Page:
Teaching Profession

States Tighten Disclosure of Teacher Evaluations

By Stephen Sawchuk — May 23, 2013 1 min read

In the wake of several news media projects disclosing how teachers fared under student achievement measures, Education Week produced a story and chart early last year outlining each state’s laws regarding access to teacher evaluation ratings.

At least five states subsequently altered their education codes or open-records laws in 2012.

   • March: A new law in UTAH strengthens existing prohibitions on the release of personnel evaluations.

   • April: TENNESSEE, previously a state in which evaluation results were open, passes legislation closing evaluations off from public disclosure.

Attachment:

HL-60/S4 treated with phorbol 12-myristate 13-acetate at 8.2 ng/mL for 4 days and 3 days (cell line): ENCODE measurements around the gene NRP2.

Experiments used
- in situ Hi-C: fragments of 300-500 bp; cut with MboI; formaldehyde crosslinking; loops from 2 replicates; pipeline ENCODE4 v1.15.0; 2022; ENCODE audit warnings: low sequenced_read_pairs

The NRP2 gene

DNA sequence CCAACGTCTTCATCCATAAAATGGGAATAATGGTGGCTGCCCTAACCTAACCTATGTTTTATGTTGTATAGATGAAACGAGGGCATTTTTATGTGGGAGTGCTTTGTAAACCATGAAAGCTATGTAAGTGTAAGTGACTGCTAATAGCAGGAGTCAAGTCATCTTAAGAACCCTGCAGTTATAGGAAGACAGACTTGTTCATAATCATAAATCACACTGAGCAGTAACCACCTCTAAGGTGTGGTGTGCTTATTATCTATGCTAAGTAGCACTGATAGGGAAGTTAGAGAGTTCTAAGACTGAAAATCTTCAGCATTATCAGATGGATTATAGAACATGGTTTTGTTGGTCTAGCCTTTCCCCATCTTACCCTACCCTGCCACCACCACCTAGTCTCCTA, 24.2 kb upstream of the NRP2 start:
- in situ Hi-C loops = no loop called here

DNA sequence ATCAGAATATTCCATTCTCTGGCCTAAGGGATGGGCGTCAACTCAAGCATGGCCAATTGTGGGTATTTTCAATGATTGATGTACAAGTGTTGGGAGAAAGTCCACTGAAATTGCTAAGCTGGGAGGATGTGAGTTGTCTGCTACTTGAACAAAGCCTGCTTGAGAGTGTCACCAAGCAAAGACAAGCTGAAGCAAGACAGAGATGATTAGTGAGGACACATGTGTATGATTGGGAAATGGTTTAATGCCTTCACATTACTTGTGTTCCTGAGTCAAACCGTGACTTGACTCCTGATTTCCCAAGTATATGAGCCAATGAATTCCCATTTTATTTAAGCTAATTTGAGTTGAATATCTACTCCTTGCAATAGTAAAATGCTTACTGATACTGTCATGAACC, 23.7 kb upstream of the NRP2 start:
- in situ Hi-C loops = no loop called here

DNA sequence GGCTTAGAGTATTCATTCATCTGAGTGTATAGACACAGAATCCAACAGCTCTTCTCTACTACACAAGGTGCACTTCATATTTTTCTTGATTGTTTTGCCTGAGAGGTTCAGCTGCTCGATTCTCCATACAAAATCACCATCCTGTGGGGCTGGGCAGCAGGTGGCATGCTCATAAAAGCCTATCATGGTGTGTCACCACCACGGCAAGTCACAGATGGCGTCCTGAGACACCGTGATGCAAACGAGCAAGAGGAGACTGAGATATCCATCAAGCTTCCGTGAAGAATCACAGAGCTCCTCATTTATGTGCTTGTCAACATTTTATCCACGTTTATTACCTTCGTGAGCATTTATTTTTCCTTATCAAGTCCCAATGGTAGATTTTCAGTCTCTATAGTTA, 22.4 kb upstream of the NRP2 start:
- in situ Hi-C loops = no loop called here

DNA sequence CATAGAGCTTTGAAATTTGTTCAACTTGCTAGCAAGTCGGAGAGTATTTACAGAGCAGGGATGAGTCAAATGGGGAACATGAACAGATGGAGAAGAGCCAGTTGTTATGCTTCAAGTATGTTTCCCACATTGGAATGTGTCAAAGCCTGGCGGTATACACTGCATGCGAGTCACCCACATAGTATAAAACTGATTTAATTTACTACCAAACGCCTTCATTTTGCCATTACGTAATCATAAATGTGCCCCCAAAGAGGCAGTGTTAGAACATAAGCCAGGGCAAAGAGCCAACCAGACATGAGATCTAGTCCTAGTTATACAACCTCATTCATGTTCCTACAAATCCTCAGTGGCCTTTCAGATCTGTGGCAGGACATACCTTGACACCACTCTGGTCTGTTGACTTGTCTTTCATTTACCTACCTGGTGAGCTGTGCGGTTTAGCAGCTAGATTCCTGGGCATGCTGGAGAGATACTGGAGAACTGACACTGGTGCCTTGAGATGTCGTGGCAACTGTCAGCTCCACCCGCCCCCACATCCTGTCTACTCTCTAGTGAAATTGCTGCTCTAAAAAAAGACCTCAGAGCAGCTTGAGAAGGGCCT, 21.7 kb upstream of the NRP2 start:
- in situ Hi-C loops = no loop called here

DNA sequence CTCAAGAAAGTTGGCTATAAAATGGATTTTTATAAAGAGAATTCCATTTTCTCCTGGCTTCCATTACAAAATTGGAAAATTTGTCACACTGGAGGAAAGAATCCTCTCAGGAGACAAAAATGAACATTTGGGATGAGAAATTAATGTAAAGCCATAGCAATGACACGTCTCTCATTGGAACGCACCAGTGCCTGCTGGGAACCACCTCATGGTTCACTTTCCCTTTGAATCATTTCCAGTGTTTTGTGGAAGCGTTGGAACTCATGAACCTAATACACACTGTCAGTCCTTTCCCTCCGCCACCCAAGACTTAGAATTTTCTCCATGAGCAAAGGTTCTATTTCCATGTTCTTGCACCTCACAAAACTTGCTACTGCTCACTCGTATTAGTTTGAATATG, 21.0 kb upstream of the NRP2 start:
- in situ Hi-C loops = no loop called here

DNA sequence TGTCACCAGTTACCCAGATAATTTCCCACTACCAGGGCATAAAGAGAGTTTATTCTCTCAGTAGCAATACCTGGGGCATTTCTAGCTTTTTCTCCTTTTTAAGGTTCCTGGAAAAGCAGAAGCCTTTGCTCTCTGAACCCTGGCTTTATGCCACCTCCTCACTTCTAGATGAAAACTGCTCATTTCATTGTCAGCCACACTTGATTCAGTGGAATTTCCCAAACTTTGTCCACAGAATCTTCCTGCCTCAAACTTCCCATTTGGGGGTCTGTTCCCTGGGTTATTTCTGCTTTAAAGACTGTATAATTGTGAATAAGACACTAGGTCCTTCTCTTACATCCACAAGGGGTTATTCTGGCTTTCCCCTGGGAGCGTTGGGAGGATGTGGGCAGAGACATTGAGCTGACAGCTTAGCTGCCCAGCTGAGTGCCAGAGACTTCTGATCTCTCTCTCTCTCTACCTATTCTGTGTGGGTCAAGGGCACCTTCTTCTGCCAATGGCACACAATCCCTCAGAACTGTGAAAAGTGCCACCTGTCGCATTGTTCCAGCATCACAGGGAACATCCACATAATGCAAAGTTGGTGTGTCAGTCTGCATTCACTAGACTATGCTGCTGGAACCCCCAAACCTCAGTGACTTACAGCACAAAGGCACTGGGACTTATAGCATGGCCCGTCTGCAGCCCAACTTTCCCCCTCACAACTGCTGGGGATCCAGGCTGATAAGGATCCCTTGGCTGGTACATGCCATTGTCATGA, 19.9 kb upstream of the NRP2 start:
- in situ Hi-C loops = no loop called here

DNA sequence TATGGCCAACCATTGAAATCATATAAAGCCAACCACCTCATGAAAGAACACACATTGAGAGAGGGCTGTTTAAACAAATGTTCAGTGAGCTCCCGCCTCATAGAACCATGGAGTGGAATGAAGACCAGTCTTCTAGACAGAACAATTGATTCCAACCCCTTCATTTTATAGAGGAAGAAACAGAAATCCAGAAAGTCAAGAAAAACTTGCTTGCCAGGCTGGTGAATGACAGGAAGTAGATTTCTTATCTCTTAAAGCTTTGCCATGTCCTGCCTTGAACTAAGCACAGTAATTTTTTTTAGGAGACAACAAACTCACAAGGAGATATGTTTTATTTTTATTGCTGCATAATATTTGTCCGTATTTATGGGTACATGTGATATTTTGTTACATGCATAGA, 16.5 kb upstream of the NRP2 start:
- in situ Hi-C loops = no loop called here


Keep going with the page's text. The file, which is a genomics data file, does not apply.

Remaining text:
• June: NEW YORK, legislators craft a law narrowing eligibility for accessing these records. The measure specifies that, on request, parents can view the final effectiveness rating for each teacher in the building to which their child is assigned.

   • June: Though case law in MASSACHUSETTS, already tilted in this direction, a new law explicitly puts teacher evaluations under the definition of “personnel information” exempt from disclosure under open-records laws.

   • August: NEW JERSEY,’s new teacher-evaluation measure specifically states that teachers’ evaluation results are confidential and not subject to public disclosure.

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A version of this article appeared in the May 22, 2013 edition of Education Week as States Tighten Disclosure of Teacher Evaluations

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